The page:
Dáil Éireann - Volume 521 - 15 June, 2000

Adjournment Debate. - School Staffing.

Mr. Gormley: It seems extraordinary that on the day an international survey reported that 25% of adults are functionally illiterate and another 20% can perform only simple reading and writing tasks I have to address the House on the issue of teacher cut backs in St. Brigid's Primary School, Haddington Road, Dublin 4. Is the Minister for Education and Science blind? Does he not see the very clear link between teacher cut backs and adult literacy problems? Does he understand that improved teacher pupil ratios are fundamental to improving the quality of education? Can he sympathise in any way with the parents who have discovered that Mrs. Carmel Hughes, a teacher who is about to retire, will not be replaced? Her teaching post will be lost from 31 August because the numbers on the school roll were 237 on 30 September 1999, three short of the number necessary for the retention of a ninth assistant.

It is not an exaggeration to say that the loss of one teacher will cause havoc in the school which is in a disadvantaged area. One should not be fooled by the Dublin 4 address – I have always said there is Dublin 4 and Dublin 4B, and many of these children are drawn not from Dublin 4 but from the inner city and Dublin 2. Many are from Ringsend where I live. I know the school and the adjacent school, St. Mary's, very well. The loss of one teacher will continue the cycle of disadvantage. Classes will have to double up and some will even breach the maximum figure of 29 set down for disadvantaged schools.

Parents and staff are very upset and cannot understand the petty bureaucracy which allows such a situation. The Government boasts of economic growth and prosperity, of huge trade surpluses and tax revenues, and yet ignores the most fundamental needs in society, namely, housing, health and education. The Government has not really grasped the fact that it is useless having money unless it is spent wisely and benefits ordinary people and future generations. The Government does not understand that to maintain pros[683] perity and improve quality of life, investment in education is necessary.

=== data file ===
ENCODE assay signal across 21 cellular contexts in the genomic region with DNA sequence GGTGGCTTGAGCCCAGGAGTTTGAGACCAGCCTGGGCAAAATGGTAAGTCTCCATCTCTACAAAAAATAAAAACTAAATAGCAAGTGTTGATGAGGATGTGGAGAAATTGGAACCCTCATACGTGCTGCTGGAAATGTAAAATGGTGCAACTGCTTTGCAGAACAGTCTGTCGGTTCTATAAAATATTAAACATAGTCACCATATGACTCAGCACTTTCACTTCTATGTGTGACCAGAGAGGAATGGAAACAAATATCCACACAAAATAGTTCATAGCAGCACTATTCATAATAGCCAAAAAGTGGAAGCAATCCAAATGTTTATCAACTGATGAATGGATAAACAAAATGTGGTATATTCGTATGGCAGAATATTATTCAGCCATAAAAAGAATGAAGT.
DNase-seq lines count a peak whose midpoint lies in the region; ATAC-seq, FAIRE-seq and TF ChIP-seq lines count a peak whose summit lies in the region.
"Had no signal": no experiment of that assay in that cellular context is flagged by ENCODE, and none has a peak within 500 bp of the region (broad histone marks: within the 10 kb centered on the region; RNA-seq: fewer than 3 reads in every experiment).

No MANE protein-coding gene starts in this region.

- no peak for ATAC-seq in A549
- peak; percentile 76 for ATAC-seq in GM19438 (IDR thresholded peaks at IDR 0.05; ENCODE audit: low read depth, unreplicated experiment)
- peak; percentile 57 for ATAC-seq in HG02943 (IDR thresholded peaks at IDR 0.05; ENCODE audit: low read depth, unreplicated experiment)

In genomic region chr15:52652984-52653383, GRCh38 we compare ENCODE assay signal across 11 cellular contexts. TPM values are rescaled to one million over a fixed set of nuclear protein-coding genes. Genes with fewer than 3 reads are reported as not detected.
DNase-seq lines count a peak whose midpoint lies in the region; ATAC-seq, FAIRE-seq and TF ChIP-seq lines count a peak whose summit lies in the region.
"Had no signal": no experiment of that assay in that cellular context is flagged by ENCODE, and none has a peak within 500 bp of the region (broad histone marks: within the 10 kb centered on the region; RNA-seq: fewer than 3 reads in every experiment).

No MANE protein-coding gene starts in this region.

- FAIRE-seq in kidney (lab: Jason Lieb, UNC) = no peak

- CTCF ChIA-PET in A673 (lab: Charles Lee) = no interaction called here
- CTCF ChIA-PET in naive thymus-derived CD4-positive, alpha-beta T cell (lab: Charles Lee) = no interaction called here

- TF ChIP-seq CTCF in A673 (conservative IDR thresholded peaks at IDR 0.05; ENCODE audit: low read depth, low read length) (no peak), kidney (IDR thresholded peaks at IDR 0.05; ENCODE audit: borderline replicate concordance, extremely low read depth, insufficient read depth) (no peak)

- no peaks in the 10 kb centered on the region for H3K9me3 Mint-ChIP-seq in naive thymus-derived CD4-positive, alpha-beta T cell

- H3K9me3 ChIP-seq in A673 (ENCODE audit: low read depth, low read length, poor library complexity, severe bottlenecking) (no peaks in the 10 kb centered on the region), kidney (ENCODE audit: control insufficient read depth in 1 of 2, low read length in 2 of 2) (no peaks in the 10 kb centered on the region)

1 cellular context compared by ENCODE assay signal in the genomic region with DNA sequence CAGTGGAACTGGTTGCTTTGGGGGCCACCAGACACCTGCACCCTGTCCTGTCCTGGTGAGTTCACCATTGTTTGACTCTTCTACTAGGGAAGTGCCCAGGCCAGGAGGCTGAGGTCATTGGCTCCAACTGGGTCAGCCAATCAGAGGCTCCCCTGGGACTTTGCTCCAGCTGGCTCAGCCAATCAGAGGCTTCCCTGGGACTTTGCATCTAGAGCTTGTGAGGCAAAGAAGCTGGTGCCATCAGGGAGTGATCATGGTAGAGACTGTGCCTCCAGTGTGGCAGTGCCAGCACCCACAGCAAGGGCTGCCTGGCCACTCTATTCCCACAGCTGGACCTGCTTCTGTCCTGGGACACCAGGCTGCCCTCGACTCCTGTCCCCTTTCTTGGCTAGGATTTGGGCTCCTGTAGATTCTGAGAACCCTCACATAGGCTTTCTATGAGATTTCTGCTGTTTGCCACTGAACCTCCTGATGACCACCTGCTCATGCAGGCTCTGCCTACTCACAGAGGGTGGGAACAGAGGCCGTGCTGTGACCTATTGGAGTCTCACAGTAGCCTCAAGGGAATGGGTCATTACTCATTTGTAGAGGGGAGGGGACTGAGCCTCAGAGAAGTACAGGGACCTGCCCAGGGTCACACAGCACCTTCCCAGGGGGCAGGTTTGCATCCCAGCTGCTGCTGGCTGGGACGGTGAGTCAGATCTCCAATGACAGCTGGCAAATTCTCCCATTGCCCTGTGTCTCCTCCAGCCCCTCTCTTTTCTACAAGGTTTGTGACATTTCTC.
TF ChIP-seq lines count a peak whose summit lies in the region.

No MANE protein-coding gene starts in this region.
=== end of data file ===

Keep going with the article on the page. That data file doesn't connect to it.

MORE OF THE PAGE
I do not want any further excuses. If the guidelines have given rise to this situation then we must change them. I note the guidelines for Gaelscoileanna are far more liberal, and while I support the promotion of Irish I also support similar standards for children in my area, which is disadvantaged.

I appealed to the Minister on a previous occasion for a remedial teacher. The school has many disadvantages and I hope the Minister listens to me. In the past the school has not had a resource teacher or psychological service nor a Department funded secretary or care-taker. It does not have a hall or all-purpose room. It rents the parish hall once per week when it is not being used by people from the parish. It does not have a computer room or parent meeting room. I have previously raised all these problems in the House and I will not go back over old ground. However, I ask the Minister to please listen to the pleas of the parents, staff and local representatives so we can make progress.